Outa hopes Covid-19 hammers the final nail in the coffin of hated e-tolls

Organisation Undoing Tax Abuse says reduced lockdown traffic means a taxpayer bailout will be needed to finance the unpopular scheme’s costs

30 April 2020 - 17:16 By TimesLIVE
The deeply unpopular and failed e-tolls cannot last without taxpayers' money being thrown at the problem, says the Organisation Undoing Tax Abuse (Outa). It says e-toll collections during the lockdown have dropped to well below the amount needed to manage the scheme.
The deeply unpopular and failed e-tolls cannot last without taxpayers' money being thrown at the problem, says the Organisation Undoing Tax Abuse (Outa). It says e-toll collections during the lockdown have dropped to well below the amount needed to manage the scheme.
Image: Timeslive

The Organisation Undoing Tax Abuse (Outa) says the reduction in traffic on Gauteng roads because of the lockdown might finally spell the end of e-tolls.

Over the past few years the e-toll system, and its collection operator Electronic Tolling Company (ETC), have collected less than half the revenue they were contracted to, says Outa CEO Wayne Duvenage.

“This is the result of the successful citizen defiance campaign against the unpopular and irrational system. Gauteng’s e-tolls generated approximately R55m a month before the Covid-19 lockdown – just enough to cover ETC’s operating expenses, which meant that virtually nothing was left to offset Sanral’s bond repayments,” he says.

“Outa estimates that e-toll collections have probably dropped to between R10m and R15m at most for April, which means that Sanral’s income from the Gauteng e-toll scheme will be well below the amount that ETC requires to manage the scheme.”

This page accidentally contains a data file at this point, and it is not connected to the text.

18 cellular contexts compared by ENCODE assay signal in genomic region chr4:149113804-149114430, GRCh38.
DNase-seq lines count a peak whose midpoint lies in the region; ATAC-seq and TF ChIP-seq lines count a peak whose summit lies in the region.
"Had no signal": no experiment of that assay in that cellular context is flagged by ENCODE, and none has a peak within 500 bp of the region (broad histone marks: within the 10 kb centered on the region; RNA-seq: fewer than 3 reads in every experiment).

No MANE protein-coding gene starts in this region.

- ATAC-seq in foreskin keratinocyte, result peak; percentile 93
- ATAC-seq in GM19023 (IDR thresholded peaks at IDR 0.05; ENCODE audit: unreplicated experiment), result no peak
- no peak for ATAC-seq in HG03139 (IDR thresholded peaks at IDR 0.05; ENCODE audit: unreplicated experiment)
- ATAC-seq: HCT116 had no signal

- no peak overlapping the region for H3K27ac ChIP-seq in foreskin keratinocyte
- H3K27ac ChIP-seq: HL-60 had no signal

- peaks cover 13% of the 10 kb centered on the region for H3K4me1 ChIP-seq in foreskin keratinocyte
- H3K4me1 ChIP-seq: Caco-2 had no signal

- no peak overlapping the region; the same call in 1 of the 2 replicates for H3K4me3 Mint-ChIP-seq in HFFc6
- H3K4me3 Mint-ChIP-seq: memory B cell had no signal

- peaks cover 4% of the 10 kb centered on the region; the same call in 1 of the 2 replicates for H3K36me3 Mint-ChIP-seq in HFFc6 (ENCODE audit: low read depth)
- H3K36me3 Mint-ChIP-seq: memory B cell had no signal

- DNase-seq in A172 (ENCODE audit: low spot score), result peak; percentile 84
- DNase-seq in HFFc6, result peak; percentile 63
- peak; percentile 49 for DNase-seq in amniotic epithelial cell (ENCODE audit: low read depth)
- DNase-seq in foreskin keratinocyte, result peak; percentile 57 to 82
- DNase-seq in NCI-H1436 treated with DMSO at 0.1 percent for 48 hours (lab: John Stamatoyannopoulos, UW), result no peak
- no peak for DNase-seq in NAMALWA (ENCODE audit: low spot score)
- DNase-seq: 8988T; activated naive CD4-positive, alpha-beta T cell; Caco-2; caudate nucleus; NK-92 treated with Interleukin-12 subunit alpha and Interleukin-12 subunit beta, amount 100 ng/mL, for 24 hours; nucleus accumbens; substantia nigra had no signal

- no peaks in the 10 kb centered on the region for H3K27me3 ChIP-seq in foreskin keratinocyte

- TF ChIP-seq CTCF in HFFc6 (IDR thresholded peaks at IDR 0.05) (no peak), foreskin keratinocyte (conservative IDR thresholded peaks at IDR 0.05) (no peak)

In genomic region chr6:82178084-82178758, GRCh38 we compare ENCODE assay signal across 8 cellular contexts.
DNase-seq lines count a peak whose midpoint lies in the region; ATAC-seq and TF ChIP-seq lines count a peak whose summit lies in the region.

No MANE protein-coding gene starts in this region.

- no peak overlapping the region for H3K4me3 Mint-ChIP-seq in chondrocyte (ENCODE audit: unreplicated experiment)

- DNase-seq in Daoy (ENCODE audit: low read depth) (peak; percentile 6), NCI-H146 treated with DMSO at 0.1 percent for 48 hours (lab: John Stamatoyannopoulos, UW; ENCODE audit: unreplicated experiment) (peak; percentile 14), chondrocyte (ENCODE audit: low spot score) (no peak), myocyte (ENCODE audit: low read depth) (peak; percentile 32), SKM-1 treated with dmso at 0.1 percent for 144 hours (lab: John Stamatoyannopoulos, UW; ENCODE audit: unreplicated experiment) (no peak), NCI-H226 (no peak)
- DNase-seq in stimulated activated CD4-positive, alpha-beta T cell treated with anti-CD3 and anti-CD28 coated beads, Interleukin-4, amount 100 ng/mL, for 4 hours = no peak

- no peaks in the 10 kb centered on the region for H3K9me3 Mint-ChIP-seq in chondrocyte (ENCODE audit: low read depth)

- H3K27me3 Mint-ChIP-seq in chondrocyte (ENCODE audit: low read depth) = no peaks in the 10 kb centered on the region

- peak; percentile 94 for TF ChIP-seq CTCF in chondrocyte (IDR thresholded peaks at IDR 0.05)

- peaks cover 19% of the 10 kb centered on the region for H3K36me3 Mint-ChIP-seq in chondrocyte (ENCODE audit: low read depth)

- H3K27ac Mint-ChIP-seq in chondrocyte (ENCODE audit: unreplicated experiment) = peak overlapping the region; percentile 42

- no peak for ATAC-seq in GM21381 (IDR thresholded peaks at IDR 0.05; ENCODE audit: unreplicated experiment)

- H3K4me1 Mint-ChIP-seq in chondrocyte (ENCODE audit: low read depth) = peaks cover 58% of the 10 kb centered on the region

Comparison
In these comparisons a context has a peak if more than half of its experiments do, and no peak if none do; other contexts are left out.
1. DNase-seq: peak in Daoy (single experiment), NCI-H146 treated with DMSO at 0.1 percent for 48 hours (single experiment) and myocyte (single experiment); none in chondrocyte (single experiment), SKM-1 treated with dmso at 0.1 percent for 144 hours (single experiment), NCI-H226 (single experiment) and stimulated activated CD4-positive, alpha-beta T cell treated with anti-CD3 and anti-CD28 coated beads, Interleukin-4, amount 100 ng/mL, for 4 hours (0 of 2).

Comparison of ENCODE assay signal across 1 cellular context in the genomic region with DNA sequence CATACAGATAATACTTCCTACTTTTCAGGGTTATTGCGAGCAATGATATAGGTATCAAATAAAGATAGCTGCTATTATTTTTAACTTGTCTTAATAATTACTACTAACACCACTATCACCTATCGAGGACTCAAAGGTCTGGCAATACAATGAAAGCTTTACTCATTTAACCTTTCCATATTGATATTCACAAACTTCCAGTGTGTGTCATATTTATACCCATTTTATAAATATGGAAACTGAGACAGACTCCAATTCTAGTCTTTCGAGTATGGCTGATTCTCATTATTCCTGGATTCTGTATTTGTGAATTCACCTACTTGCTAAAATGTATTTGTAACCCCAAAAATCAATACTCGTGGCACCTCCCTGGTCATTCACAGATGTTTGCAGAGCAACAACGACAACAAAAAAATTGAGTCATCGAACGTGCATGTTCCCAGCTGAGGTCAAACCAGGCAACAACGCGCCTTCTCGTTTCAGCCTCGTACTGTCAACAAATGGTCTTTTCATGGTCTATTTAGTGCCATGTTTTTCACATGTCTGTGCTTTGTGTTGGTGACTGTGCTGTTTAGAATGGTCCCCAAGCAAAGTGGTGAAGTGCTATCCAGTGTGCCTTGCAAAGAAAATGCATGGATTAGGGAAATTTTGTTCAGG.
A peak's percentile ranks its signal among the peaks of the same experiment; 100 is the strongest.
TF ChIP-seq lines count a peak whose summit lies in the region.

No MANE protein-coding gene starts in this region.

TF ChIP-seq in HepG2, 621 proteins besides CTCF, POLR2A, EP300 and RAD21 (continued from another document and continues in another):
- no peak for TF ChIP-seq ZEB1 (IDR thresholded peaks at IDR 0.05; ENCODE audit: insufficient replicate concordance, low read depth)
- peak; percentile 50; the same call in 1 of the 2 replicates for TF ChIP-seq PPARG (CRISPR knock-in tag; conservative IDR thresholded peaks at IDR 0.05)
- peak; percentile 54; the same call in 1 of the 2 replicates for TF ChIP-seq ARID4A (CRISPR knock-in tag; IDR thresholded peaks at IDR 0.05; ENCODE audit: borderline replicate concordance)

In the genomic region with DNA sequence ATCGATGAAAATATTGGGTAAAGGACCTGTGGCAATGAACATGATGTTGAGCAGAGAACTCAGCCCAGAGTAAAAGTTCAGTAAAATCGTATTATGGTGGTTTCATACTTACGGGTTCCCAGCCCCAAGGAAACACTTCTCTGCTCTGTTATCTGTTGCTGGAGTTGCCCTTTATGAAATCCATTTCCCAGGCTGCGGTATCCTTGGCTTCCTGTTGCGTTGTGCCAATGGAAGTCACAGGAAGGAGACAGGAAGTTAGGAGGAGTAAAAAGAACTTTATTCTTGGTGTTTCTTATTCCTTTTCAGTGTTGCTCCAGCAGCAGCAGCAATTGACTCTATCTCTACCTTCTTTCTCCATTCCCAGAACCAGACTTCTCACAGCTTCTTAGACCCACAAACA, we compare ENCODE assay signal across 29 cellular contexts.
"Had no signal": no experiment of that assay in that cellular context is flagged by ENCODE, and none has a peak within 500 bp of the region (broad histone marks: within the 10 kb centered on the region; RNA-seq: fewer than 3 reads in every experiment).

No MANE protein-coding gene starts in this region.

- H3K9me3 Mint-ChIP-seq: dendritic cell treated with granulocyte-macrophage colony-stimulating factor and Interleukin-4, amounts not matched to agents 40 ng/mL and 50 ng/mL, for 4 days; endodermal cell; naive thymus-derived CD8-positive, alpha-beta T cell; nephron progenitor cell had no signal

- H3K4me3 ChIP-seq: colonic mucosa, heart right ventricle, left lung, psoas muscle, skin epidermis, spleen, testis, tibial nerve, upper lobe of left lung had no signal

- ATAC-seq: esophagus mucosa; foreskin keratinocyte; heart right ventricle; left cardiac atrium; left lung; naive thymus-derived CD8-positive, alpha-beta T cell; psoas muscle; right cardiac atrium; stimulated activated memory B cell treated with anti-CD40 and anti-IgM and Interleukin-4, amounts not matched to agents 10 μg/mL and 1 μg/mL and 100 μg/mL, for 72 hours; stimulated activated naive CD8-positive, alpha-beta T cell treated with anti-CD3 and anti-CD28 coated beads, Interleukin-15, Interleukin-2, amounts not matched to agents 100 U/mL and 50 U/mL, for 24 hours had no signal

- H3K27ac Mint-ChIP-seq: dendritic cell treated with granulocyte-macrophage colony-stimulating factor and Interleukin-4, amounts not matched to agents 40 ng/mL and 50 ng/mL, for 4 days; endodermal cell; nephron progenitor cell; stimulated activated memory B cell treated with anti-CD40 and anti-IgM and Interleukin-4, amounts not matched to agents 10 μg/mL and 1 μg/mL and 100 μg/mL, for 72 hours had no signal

It means that for the first time since the implementation of the scheme, ETC will either have to dig into reserves to pay salaries and other costs, or Sanral will have to put taxpayer money into the scheme to bail it out. 

“The decision to finally pull the plug on the failed scheme is now long overdue, and hopefully, with toll collections now below the ETC operations costs, the final decision to scrap the scheme is imminent,” says Duvenage.

“Sunk costs and political unwillingness have hampered the rational choice to do away with this system for far too long, and this unprecedented situation awakens us from the deep sleep of unconditional payment for services that are supposed to be funded by existing taxes.

“To continue to run the ETC toll collections scheme after all these years of failure is merely throwing good money after bad,” says Duvenage. “We trust the minister of finance will soon pronounce the fateful and final blow to the e-toll scheme, bringing much needed financial relief to the handful of businesses and people who continue to make up the 20% of road users who pay their e-tolls.”


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